On the corner of Market Street and East Broadway sits East Corner Wonton. Inside the décor is decidedly a throw back to the 1950’s: plenty of chrome and mirrors, lime green Formica table tops and 2-3 waiters in white shirts and black bow ties. The clientele is young and old; mostly Cantonese, Mandarin or English speakers and the waiters speak all three. Near the entrance a profluent stream of take-out customers enter and leave from 8 am to 8 pm. ECW has about nine tables and seats 32. I stopped in here by chance a couple of weeks ago and settled for a dose of much needed vitamin wonton soup. It hit the spot. I then discovered a 19 month-old post by Lau where he had a less than satisfying bowl of wonton noodle soup (link below.)
I then decided to check out a few more wonton soup joints to see how they measured up to my $3.50 ECW bowl before returning. Well, ECW holds up very well. Lau must have hit them on a bad day, as he surmised. Their broth is clear – not as dark or as good as New Chao Chow’s. Better than Dining Room Management Group, Noodle House or New Wonton Garden. Hotter broth than Yummy Noodles but no garlic pieces. Almost as good as NY Noodletown and Big Wong.
Over the course of subsequent visits, these dishes were tried:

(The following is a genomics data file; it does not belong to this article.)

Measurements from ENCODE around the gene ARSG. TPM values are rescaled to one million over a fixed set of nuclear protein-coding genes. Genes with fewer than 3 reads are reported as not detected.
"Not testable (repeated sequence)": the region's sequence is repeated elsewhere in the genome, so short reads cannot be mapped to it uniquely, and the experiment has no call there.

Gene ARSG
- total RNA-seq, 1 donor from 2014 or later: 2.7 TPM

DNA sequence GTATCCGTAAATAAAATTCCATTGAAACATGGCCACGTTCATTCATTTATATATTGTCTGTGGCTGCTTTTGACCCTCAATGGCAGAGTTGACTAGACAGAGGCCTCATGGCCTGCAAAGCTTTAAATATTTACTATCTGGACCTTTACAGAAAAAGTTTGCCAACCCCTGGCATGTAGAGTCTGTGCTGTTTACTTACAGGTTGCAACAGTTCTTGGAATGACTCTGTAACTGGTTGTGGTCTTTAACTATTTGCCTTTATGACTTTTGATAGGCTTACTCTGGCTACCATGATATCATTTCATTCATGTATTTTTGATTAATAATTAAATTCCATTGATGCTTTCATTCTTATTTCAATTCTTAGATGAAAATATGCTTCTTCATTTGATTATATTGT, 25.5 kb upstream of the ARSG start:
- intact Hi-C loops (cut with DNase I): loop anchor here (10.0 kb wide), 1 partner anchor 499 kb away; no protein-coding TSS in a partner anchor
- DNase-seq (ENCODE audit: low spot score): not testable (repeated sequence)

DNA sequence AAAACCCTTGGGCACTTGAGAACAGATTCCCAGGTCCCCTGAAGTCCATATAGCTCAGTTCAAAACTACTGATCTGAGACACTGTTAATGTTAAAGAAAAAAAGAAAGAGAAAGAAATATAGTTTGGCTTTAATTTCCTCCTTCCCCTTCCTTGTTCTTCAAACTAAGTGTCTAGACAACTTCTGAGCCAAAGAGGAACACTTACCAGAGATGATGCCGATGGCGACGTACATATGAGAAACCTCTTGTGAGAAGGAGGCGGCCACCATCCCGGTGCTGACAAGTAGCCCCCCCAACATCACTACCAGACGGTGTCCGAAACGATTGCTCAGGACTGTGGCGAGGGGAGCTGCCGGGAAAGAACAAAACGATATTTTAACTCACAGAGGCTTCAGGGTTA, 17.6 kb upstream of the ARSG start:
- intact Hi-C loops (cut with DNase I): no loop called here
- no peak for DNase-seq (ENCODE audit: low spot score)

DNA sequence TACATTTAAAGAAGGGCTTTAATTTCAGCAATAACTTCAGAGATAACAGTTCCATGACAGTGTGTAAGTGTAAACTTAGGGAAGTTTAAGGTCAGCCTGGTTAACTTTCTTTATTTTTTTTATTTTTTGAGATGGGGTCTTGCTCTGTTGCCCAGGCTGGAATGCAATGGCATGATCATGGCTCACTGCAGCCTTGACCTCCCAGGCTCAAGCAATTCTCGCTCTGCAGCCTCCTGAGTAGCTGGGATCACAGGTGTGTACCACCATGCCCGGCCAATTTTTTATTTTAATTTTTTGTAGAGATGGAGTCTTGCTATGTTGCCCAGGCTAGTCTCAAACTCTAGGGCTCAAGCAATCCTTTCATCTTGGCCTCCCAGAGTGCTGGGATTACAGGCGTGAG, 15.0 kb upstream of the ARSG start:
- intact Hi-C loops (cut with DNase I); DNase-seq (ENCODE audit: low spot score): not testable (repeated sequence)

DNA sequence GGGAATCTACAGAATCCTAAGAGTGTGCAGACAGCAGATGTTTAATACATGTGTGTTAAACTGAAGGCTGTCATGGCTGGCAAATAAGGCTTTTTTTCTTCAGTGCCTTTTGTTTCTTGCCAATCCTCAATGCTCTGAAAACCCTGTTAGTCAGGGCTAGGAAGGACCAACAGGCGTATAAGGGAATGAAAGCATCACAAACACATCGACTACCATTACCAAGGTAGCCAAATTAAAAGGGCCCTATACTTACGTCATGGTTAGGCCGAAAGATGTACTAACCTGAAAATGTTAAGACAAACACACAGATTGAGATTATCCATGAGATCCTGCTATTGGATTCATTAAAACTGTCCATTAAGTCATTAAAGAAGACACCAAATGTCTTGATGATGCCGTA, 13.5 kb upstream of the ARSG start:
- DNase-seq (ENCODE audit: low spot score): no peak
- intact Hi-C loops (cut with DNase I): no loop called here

* Chiang Fun with Fried Dough – Rice noodle wrapped around a cruller stick in a base of soy sauce. Who’d have thunk it? Perfect with soup or congee.
* Roast Duck Noodles – 5-6 pieces of juicy duck meat over noodles with broth.
* Pan Fried Seafood Noodles – tender pieces of squid, scallop, shrimps and fake crabmeat
over crispy noodles.
* Sliced Roast Pork – not as good as Big Wong but better than Sun Say Kai.
* Soy Chicken – hard to do this wrong and they didn’t.
* Marinated Cuttlefish – not bad, a little chewy.
* Beef Stew – good rendition, 5-6 pieces served up on a small plate.
* Beef Tripe Noodles – tender tripe pieces over noodles.
* Wonton Noodle Soup - perfectly cooked noodles with a good bite.
Make no chicken bones about the place – ECW is not a first date kind of place to visit. More like the kind of spot you take an old flame. You’ll be sharing a table unless one of the waiters recognizes you as a regular and steers you to one of the 2-3 tables for two. A solid, old-style Cantonese joint in the heart of Fuzhouland.